Back to Top | Article Outline


Base-Case Analysis

The base-case cost-effectiveness analysis compared the health outcomes and costs associated with the two strategies (“no coordinator” and “coordinator”). The incremental cost-effectiveness ratio (ICER) was calculated as follows:

Back to Top | Article Outline

Sensitivity Analyses

Sensitivity analysis tested the stability of the conclusions over a range of structural assumptions, probability estimates, and outcome values23. Deterministic (one-way and multiway) sensitivity analyses and probabilistic sensitivity analysis (second-order Monte Carlo simulation) were performed (see Appendix).

In deterministic sensitivity analyses, the values of one or multiple variables in question were varied while the other probability and outcome values remained constant. All variables were tested with one-way sensitivity analysis over a range of plausible estimates.

Probabilistic sensitivity analysis modeled the uncertainty related to input variables by using probability distributions of their point estimates, consistent with the data types. For each simulation run, a value from the distribution of each variable was chosen at random, generating one set of outputs. This was repeated, such that a large number of iterations (10,000) generated a distribution of outcomes, effectiveness, and costs. Additional details on the probabilistic sensitivity analysis and the distributions chosen are available in the Appendix.

Back to Top | Article Outline


The base-case cost-effectiveness analysis showed that hiring a coordinator was estimated not only to be more effective in terms of a reduced incidence of subsequent hip fractures in the first year but also to be less costly (Table VI) and therefore constitutes a dominant strategy.

For a cohort of 500 patients managed by a part-time coordinator, the expected number of hip fractures was estimated to be reduced from thirty-four without the coordinator to thirty-one with the coordinator in the first year, which resulted in net hospital cost savings of C$48,950 after program costs.

Deterministic sensitivity analysis revealed that a coordinator led to cost savings in comparison with no coordinator under four conservative conditions: (1) if the cost per hip fracture was as low as C$8000, (2) if only 60% of patients initiated treatment and only 40% complied, (3) if treatment efficacy reduced the incidence of future hip fractures by no more than 10%, and (4) if as few as 350 patients were seen annually.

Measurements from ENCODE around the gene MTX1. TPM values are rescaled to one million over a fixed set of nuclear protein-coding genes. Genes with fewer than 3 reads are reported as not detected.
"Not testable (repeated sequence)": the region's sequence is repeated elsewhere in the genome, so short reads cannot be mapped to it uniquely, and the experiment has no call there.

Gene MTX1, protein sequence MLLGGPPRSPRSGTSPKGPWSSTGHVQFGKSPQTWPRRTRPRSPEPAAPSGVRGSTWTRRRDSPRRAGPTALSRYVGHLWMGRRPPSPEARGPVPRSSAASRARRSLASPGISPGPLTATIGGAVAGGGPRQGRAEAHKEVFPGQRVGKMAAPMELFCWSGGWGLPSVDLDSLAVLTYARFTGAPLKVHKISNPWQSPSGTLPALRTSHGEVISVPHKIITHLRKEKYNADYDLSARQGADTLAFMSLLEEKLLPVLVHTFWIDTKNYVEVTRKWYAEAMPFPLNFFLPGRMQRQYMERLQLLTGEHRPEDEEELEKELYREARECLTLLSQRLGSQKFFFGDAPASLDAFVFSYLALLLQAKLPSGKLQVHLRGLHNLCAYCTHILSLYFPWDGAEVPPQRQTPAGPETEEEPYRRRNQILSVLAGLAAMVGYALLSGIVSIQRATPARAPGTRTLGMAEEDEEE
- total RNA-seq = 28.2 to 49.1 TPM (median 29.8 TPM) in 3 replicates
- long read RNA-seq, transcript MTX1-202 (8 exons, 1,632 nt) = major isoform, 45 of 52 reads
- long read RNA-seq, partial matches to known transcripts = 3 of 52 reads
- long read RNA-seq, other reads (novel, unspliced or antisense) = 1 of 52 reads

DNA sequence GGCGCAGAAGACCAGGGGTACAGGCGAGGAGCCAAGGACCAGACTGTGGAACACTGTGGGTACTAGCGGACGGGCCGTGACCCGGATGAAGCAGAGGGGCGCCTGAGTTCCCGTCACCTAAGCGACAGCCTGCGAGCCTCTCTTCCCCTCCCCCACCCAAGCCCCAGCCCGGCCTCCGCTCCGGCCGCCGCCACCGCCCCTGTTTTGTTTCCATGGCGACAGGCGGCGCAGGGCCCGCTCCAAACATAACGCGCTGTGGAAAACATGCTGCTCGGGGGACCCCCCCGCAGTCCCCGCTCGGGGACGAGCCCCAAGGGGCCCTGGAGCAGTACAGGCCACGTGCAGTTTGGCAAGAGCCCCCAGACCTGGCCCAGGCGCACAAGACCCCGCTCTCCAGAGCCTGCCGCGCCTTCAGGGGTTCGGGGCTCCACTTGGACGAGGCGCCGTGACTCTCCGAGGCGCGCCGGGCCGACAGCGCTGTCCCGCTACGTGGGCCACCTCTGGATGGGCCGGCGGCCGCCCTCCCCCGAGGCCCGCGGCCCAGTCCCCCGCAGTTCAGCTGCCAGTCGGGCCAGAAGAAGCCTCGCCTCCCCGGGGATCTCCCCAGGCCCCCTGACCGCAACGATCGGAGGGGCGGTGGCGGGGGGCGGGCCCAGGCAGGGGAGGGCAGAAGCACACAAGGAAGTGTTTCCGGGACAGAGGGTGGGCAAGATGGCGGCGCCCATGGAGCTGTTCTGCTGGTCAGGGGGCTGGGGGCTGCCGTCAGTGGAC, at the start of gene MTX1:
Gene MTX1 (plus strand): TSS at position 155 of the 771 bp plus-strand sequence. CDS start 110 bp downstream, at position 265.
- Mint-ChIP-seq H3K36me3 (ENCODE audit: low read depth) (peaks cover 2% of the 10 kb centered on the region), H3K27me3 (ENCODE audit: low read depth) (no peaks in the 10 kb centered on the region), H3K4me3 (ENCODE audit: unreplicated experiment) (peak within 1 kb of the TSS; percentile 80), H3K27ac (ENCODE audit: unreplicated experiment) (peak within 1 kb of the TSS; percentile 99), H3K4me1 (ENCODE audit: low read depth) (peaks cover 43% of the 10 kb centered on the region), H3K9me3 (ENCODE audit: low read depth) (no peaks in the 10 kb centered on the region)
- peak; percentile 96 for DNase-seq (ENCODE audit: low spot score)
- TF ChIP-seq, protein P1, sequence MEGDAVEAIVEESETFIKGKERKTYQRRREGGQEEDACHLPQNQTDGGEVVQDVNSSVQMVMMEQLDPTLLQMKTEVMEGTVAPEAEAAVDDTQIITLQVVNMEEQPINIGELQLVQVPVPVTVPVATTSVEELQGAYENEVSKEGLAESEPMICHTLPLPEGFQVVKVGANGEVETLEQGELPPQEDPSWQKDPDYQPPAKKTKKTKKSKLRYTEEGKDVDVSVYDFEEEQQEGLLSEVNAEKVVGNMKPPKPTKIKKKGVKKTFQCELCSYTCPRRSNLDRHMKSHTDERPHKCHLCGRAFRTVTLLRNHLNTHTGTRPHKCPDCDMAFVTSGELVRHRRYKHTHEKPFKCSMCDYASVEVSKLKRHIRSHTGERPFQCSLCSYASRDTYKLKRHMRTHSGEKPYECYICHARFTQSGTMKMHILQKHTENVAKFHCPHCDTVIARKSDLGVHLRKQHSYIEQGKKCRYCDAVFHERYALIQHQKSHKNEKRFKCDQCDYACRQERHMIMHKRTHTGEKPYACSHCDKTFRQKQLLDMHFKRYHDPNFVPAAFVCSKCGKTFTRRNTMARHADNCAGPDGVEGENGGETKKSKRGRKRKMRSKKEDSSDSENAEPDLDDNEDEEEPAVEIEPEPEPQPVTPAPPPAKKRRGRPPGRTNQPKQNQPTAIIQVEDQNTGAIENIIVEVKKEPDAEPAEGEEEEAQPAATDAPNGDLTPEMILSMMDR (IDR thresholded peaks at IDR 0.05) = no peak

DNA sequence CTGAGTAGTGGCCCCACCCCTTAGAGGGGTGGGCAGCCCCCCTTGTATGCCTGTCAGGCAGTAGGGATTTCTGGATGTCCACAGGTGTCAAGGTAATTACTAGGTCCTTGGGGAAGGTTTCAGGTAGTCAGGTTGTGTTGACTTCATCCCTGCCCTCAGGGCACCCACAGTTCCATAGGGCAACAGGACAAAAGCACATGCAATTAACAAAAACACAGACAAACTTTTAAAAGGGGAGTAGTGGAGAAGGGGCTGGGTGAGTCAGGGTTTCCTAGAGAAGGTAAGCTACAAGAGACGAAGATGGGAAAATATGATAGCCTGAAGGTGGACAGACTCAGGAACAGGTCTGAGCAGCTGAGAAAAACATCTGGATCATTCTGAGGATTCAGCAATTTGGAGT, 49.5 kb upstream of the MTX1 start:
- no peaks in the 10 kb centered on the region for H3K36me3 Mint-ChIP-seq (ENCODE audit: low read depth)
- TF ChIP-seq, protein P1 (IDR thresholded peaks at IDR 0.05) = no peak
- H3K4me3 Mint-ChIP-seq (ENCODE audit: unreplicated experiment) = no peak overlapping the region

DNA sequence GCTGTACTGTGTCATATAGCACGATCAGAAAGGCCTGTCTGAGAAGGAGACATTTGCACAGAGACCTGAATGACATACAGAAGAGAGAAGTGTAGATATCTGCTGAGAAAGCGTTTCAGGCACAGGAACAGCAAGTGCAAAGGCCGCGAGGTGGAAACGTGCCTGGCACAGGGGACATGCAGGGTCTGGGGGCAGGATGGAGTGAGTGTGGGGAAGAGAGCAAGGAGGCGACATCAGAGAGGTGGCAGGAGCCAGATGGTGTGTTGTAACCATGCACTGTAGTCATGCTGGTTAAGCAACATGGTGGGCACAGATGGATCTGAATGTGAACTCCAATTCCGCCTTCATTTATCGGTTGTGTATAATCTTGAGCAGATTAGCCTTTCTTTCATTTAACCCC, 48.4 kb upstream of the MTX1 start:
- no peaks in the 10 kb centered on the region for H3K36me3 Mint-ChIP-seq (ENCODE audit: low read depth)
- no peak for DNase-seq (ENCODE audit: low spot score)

Probabilistic sensitivity analysis confirmed the robustness of the model. The results of the 10,000 iterations are shown in an incremental cost-effectiveness scatterplot (Fig. 2). Most simulations resulted in the “coordinator” strategy being more effective and less costly than the “no-coordinator” strategy, with most iteration results below a threshold cost of C$25,000. Probabilistic sensitivity analysis indicated a 90% probability that hiring a coordinator costs less than C$25,000 per hip fracture avoided.

Back to Top | Article Outline


The coordinator model of post-fracture osteoporosis care is an effective intervention8-12 that we have now demonstrated to be cost-effective in comparison with the no-coordinator model. Hiring a part-time coordinator to identify and manage patients who have fragility fractures was estimated, under very conservative assumptions, to increase the uptake of and adherence to treatment and hence to prevent subsequent hip fractures. The coordinator model resulted in a net hospital cost savings of C$48,950 in the first year following the incident fracture in comparison with the no-coordinator model. The probability that such an intervention is cost-effective, taking into account uncertainty related to input data, was calculated to be 90% at a threshold cost of C$25,000 per subsequent hip fracture avoided.